The Central City Lutheran Mission in San Bernardino, an urban ministry that serves the poor and homeless, has been stripped of its official recognition because it installed an associate pastor who is in a committed lesbian relationship.
The decision is the harshest punishment of a Lutheran congregation with a gay pastor in more than a decade. The Evangelical Lutheran Church in America allows gay clergy only if they are celibate, a requirement not imposed on heterosexual pastors.
Thirteen other congregations have installed openly gay and lesbian pastors, including worshipers in Hollywood and Minneapolis. Churches that have been disciplined have received far milder punishments, however, such as letters of censure.
But the Pacifica Synod in Yorba Linda, the regional organization that oversees congregations in Hawaii and portions of Southern California, revoked Central City’s congregational status on Oct. 29.
“This is the first time in 14 years that any congregation or any pastor has been dealt with this harshly. We thought those days were over,” said Pastor David Kalke, who leads the San Bernardino mission. “It appears conservatism has raised its ugly head here in Southern California, much to our surprise.”
Bishop Murray Finck said Central City violated the church’s constitution when it installed Pastor Jenny Mason in April, because Mason is not on the church’s official roster of recognized pastors. He said the church’s decision has nothing to do with Mason’s sexual orientation, though he conceded that she is not on the roster because she is a lesbian who chooses not to be celibate.
“The issue as we see it had nothing to do with this person’s orientation,” Finck said. “That wasn’t our issue in this synod. Our issue was that we are obligated to abide by our governing documents that say only people who are on the roster of the Evangelical Lutheran Church in America are to be called into the pastoral world and sacrament ministry.”
Finck said the move was necessary to provide consistency in the region, because other congregations in the Pacifica Synod had sought to install pastors who were not on the roster, though for reasons other than their sexual orientation, he said.
The Evangelical Lutheran Church in America has more than 5 million baptized members in more than 10,700 congregations. The congregations are organized into 65 regional synods.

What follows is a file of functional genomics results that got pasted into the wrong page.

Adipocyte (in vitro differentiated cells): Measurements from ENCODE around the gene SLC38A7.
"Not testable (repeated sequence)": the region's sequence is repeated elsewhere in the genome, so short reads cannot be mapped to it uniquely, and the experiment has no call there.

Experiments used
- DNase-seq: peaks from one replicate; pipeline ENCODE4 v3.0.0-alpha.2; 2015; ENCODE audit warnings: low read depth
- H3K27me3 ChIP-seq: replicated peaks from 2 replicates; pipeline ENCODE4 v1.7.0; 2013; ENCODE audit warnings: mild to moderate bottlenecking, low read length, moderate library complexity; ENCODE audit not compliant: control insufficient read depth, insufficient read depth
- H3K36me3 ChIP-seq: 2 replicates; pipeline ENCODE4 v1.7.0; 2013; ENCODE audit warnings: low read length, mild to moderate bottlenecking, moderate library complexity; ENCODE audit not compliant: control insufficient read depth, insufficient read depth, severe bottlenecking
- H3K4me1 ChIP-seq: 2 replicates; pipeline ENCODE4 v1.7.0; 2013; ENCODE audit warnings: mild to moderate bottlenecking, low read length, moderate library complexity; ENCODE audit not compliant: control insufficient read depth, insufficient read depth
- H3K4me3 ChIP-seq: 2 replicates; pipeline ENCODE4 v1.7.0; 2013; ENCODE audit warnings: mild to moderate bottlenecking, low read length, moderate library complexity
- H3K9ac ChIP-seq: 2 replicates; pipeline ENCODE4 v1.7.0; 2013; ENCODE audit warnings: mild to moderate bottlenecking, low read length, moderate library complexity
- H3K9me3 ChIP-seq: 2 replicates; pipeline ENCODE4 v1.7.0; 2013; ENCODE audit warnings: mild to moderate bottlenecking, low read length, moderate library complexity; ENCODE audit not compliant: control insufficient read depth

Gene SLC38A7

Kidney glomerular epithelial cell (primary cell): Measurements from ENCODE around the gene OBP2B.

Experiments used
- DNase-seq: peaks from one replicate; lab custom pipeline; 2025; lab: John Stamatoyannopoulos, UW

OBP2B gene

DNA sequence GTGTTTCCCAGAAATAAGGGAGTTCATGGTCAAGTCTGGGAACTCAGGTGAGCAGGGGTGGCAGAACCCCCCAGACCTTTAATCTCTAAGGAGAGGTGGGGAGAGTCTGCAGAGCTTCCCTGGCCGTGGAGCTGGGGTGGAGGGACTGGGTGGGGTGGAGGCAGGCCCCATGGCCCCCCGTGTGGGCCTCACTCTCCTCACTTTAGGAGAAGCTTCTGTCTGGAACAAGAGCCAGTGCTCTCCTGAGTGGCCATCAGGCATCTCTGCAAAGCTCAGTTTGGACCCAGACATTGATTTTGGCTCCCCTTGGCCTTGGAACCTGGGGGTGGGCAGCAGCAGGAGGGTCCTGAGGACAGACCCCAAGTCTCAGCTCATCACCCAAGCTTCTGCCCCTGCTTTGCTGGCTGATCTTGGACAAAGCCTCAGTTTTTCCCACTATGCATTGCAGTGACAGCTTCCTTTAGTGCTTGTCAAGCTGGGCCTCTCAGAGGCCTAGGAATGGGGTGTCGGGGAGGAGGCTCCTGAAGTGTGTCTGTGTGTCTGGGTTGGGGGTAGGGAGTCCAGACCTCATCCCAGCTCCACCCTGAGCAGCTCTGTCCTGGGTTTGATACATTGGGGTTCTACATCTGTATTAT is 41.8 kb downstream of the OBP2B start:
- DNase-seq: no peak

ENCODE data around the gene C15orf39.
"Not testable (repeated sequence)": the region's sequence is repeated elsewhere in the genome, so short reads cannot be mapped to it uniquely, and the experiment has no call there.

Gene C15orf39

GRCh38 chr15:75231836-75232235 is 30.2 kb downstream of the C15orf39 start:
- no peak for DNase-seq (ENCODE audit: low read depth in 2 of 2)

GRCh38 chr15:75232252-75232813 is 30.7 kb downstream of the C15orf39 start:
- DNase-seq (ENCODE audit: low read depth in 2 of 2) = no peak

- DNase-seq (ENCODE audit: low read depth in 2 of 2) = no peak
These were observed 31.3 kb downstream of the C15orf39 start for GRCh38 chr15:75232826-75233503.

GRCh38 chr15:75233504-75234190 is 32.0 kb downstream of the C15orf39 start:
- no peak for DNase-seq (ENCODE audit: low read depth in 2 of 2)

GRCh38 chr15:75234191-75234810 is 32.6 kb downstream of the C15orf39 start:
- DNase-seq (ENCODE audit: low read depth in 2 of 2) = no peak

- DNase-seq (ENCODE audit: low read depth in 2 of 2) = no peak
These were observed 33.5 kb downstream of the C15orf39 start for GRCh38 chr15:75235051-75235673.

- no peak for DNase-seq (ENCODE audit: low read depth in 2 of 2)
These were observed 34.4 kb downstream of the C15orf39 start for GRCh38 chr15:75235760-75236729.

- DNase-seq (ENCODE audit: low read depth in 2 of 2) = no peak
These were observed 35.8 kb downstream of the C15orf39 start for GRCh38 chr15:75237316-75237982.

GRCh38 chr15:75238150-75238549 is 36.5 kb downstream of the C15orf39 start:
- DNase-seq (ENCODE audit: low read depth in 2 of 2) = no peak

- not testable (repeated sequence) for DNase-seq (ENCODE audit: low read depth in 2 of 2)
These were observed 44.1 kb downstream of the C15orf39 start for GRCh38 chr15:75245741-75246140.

Discipline was once handled by the national church, complete with a public trial and an appeal process. But after a 1990 dispute with two San Francisco congregations that had installed openly gay clergy and were ultimately kicked out of the church, discipline became a matter that synods handled, said Greg Egertson, co-chairman of Lutheran Lesbian and Gay Ministries in San Francisco.
Since those 1990 incidents, no congregations have been stripped of recognition for installing gay clergy, despite the church’s constitutional ban on gay clergy who are not celibate.
However, national church leaders are currently studying the matter and the church’s National Assembly will be voting on the issue at its biennial meeting in August in Orlando.
Egertson said the Pacifica Synod may be trying to send a message to the assembly.
“It’s a huge step backward; it’s out of step with what other synods are doing and it’s very badly timed,” he said.
The Pacifica Synod’s move also comes at a controversial time for gays in the clergy. On Thursday, the United Methodist Church defrocked a lesbian minister who lives with another woman -- the first time in nearly two decades the church acted on its prohibition of non-celibate gay clergy. And churches around the world have decreased or eliminated relationships with the U.S. Episcopal Church since it ordained a gay bishop in New Hampshire last November.
Mason previously served 10 years as an officially recognized Lutheran pastor and missionary in Chile before the church learned of her long-term relationship with another woman and forced her to resign in 2001.
“I don’t know the good folks who live in Orange County, but that’s where our synod office is and I have a feeling that’s what moves decisions more than serving the poor and the oppressed in the inner city of San Bernardino,” Mason said. “We don’t bring money into the church -- we’re serving the people Jesus called us to serve.”
In addition to conducting eight bilingual worship services weekly, the mission provides housing for HIV-positive homeless people, allows homeless men to sleep in its pews on cold winter nights, and recently opened a medical clinic.
The Pacifica Synod said the mission could continue in its social outreach, without a spiritual component.
But Kalke said that’s not enough. He plans to lead Central City as an independent Lutheran congregation, in the spirit of Lutheran churches that voiced dissent during the Holocaust and apartheid.
“I’m going to continue to celebrate Mass,” he said. “These people have a right not only for a place to sleep and a bowl of soup but also a right to worship.”